Looks like this boils down to:

  1. Get out, despite the sunk costs and remaining note, and get into a
    more conventional car.
  2. Go the used engine route to save a few $$.
  3. Source a new engine and commit for ~5/6 years +

The SU (spousal unit) is the primary driver and adores the car. I drive it infrequently and find it tedious. It has about 80,000 miles and has been OK on other maintenance issues. All work will be done by a pro – this is so far over my head, mechanically, that there’s just no way – and the car is a daily driver, so commute/mobility issues create additional urgency.

Help!  (Read More…)

By on May 17, 2019

Ford Focus Low Oil Pressure, Image: Alex Simon YouTubeEmmanuel writes:

I own a 2016 Ford Focus SE. The oil light came on, so I went and put a quart of oil in. Unfortunately, I forgot to put the oil cap back on, and realized it too late — when I came to a complete stop, I noticed oil was on the ground.

Luckily, the cap was still under the hood where I sat it down. So I put the cap back on, but the oil light was still on. I went to get some more oil. On my way to the store, I happened to be going up a small hill. My car sounded like it was straining to go up it. Anyhoo, once up the hill it shut down, so I waited a few seconds and start it up again. It went a few car lengths, then stopped completely. Now it won’t start at all, or turn over either.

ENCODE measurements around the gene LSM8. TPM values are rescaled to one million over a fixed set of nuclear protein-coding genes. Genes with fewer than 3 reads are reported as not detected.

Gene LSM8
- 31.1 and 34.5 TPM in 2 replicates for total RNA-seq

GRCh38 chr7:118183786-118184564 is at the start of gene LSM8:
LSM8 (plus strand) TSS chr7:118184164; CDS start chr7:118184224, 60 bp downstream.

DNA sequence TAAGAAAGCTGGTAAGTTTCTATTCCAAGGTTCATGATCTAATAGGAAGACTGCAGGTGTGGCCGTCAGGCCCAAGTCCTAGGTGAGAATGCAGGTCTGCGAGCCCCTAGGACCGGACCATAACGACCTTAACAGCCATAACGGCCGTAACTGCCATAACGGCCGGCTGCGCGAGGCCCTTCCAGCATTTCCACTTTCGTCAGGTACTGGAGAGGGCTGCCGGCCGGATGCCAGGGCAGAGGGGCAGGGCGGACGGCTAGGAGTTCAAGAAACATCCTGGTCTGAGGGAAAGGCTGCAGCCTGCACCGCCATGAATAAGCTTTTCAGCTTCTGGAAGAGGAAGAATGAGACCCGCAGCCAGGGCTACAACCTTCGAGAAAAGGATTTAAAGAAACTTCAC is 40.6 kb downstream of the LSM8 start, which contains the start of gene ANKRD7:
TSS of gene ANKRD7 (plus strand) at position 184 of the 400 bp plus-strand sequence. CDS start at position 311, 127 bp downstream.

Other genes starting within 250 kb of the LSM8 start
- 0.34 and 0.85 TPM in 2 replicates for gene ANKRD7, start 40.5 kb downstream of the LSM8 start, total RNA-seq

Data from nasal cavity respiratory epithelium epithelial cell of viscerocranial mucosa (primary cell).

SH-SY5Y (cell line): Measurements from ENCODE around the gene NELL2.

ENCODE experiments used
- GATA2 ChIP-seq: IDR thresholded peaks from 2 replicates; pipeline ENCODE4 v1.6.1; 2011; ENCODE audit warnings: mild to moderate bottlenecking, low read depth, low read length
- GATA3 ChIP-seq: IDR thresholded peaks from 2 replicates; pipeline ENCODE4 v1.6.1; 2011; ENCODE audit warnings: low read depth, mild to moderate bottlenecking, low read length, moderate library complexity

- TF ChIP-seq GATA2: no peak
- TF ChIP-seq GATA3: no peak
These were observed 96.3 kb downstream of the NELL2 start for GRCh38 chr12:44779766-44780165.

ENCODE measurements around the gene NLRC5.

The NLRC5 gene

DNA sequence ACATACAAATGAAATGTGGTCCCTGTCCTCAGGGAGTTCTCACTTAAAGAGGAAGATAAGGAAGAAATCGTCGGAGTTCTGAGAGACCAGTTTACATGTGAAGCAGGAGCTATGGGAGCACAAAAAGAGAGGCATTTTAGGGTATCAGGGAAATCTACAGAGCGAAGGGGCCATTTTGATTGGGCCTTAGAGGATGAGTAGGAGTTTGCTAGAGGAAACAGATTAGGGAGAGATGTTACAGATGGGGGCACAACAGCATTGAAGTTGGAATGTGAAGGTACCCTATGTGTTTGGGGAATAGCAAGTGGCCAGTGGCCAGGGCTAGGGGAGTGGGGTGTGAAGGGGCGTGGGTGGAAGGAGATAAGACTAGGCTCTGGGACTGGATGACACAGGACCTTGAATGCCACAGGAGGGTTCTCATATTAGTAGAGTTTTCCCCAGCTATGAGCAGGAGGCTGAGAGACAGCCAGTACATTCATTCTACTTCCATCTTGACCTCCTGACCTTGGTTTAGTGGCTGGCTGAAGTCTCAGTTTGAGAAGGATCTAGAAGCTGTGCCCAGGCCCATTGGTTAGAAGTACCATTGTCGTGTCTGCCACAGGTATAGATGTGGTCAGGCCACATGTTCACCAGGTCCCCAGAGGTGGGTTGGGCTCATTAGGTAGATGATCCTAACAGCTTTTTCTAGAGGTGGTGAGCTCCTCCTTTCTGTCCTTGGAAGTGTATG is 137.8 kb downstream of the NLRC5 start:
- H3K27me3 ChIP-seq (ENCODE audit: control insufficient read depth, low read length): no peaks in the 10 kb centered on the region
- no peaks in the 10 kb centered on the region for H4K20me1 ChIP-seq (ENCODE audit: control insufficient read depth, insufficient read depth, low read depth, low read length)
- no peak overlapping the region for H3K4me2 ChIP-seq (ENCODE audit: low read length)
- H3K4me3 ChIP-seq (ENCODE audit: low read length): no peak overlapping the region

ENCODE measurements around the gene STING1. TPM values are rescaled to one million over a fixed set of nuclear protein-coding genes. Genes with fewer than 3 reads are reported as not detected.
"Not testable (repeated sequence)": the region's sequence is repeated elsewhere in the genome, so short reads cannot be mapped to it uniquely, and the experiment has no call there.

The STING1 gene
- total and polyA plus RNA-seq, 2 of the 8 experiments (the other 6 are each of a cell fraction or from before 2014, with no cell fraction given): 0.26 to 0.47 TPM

My question, really, is what could it be, or did I damage my engine more than I think? I’m sending you this because I read one of the reviews (the one with the Impala) and it’s a similar problem/question to mine. (Read More…)

By on May 10, 2019

Chevrolet Camaro Visibility, Image: Camaro5.comTTAC Commentator Volvo writes:

Why does the design of most newer vehicles have very poor driver visibility for objects close to the car? This is pretty much all around but especially the rear. I find the current design even makes it difficult to judge front and rear bumper distance from an object. This definitely was not the case for most cars prior to 1995.
  • Is it to lower drag?
  • Safety mandates?
  • Just design esthetic?

(Read More…)

By on May 3, 2019

1994 Buick Roadmaster Interior Dashboard Steering Wheel, Image: momentcar.comTimothy writes:

Sir, I have a problem with my 1994 Buick Roadmaster. You remember the one that I inherited from my parents but didn’t care for the way it rode? Yeah, that one.

I followed a lot of your advice in making it a much more desirable car for me: big sway bars, rebuilt the front suspension with police grade goodies. Same with brakes. Redid the steering box, too! But now there’s a problem: the darn thing keeps blowing its horn!